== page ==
KEARNEY — Mark Foradori, one of the founding members of the Prairie Art Brothers, looks at poetry in a special way.

“Poetry is actually like magic,” he said. “It’s like seeing someone do a card trick where they say, ‘OK, I’m going to take this ordinary deck of cards, a common deck of cards that everyone is familiar with, something we use all the time, and I’m going to use it in such a way that it will amaze you.’ To me, that’s what poetry is — people who use language in a magical way.”

Mark Foradori

Mark Foradori

Foradori notes that we constantly use language in our society. Poets take those building blocks, the same elements that we use to communicate, and create something beautiful and meaningful with words.

“You really notice it when people use language in a magical way,” he said. “This is what poets do all the time.”

The Prairie Art Brothers presents readings with writers every other month at the G.W. Frank Museum of History and Culture. The group’s May reading has been canceled because of the COVID 19 restrictions, but Foradori expects the next reading to take place in July.

Readings, featuring Nebraska poets and writers, usually attract 50 to 60 audience members.

“I am constantly amazed at the number of people who come out for these poetry readings and the number of people who say, ‘How long have you been doing this? I’ve never heard of this before. It was so great,’” Foradori said. “Unfortunately, when we were kids, you’d read a poem in English class and most of the teachers muddled through as they tried to help you interpret a poem. Because it was so labored for them and so labored for you, we didn’t really experience that magic.”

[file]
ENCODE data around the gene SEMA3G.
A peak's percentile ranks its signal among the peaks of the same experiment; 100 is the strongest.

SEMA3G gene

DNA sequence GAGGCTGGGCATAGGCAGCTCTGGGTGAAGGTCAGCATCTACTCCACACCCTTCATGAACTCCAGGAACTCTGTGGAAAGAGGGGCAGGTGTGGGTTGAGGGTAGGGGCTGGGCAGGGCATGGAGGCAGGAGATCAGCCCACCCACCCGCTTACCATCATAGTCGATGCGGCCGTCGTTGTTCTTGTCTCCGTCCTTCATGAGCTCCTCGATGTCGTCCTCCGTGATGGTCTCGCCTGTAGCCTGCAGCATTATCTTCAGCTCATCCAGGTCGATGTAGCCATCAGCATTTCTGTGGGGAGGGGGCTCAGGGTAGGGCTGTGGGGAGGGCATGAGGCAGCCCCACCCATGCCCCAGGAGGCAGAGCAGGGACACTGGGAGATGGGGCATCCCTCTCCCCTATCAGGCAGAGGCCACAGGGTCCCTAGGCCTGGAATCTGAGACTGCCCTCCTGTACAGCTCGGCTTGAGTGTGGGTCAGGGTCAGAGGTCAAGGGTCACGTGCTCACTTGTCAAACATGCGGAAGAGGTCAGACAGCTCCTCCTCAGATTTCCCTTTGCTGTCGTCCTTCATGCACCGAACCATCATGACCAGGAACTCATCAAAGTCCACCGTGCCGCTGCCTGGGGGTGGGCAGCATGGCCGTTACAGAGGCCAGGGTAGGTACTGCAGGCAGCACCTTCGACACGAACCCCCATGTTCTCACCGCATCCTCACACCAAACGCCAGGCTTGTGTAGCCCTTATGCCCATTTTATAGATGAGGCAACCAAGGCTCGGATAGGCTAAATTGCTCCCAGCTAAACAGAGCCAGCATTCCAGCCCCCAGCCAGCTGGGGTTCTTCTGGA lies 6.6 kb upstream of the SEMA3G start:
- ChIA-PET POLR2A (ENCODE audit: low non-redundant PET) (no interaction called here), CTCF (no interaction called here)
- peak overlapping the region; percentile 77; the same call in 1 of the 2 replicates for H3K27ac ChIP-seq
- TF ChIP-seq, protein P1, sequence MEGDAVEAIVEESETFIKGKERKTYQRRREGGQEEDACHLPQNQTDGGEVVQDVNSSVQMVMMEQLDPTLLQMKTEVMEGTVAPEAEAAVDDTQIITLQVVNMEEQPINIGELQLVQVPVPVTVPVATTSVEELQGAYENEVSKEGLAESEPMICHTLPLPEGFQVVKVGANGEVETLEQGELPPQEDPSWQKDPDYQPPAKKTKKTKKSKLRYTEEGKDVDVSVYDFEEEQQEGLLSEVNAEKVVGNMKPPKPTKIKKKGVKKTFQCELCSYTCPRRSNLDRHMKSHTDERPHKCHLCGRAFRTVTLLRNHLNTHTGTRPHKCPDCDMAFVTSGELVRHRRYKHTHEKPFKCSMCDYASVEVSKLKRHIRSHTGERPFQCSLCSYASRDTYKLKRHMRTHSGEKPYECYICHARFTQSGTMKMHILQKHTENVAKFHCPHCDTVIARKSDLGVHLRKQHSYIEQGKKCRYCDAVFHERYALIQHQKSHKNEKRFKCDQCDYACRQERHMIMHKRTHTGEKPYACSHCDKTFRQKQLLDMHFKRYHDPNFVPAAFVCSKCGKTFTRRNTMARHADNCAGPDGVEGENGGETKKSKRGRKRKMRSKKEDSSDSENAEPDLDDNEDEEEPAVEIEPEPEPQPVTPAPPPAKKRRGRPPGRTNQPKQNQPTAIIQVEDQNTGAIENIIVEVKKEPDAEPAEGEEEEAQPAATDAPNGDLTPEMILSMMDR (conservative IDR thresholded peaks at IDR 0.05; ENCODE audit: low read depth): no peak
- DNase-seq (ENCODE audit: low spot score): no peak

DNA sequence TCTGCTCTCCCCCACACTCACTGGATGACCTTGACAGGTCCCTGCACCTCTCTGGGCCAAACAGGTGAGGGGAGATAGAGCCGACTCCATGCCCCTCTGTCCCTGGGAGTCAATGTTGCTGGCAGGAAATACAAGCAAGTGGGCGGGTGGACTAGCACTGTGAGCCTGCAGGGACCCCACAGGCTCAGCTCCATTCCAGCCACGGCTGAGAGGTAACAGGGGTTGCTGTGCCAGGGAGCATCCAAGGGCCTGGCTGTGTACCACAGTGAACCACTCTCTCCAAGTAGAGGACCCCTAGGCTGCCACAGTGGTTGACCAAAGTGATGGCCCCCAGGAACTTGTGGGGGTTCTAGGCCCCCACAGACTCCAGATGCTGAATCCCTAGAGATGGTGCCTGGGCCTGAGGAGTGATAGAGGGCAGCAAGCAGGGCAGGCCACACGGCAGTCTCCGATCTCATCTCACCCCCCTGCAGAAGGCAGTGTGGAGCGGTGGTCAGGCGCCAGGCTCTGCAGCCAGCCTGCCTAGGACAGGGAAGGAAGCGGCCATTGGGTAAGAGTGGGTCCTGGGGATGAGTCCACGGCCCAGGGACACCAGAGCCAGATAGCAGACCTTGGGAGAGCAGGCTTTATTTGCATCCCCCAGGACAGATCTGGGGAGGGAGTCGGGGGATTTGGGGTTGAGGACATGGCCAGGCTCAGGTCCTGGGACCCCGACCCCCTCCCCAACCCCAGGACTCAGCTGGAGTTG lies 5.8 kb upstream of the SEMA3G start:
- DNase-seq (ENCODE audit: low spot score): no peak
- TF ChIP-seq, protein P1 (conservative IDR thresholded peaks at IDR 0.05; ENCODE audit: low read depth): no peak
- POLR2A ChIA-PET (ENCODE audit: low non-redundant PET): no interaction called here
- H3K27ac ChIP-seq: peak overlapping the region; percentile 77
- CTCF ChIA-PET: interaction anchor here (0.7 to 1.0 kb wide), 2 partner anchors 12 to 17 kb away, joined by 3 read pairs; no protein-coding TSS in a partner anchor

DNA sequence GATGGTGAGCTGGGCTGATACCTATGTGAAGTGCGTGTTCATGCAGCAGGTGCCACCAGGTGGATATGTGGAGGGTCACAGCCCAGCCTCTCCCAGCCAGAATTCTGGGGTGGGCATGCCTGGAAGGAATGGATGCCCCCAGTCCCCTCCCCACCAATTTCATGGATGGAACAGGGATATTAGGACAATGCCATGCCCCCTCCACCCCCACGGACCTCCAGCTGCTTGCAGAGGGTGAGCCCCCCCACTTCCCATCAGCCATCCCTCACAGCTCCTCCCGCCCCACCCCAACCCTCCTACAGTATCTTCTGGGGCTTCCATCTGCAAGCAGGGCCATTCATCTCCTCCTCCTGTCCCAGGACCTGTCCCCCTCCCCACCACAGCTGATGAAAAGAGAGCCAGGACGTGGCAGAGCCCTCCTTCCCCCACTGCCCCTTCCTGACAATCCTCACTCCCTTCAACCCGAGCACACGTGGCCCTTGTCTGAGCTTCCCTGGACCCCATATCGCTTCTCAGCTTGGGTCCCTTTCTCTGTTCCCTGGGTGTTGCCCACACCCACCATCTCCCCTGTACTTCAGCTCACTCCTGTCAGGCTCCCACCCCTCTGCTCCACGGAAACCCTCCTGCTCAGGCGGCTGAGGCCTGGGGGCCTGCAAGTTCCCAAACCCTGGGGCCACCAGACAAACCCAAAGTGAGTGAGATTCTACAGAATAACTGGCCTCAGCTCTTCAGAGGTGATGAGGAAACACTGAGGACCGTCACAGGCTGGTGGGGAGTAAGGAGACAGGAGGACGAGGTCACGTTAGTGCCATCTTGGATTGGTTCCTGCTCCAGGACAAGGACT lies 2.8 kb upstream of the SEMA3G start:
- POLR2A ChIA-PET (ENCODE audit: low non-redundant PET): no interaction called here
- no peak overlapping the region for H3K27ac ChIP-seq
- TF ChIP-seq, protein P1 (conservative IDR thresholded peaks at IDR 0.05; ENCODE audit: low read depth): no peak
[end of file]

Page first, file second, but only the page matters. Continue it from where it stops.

Teachers often didn’t understand poetry or even visual art, so students picked up on the message that it lacked importance.

“When I was in elementary school, art was recess with crayons,” he said. “It was just people goofing around. And that was true with many other art forms including poetry. How can teachers teach it if they don’t understand it? So I think it is fabulous that we’re able to do these poetry readings and people, mature people, come and rediscover it.”

April usually is recognized as National Poetry Month.

Foradori understands the value of poetry in a time of national crisis.

“Maybe it is fortuitous at this time, when people are slowing down and trying to work at a less hectic pace and sheltering in place as much as possible, that this does happen to be poetry month,” he said. “Maybe this will give some people an opportunity to sit down and read something and discover something new that in our normal, gotta-get-things-done life we don’t make time for. This is an opportunity to sit back and think about what’s really important to you. And poetry might be something that you’ve put aside for a long time that you want to now revisit.”

During this time that finds most public libraries and book stores closed because of the pandemic, Foradori suggests resources like

“You can sign up to receive a poem everyday in your email,” he said.

Another resource is Nebraska poet and Pulitzer prize winner Ted Kooser who creates a weekly column featuring a poem at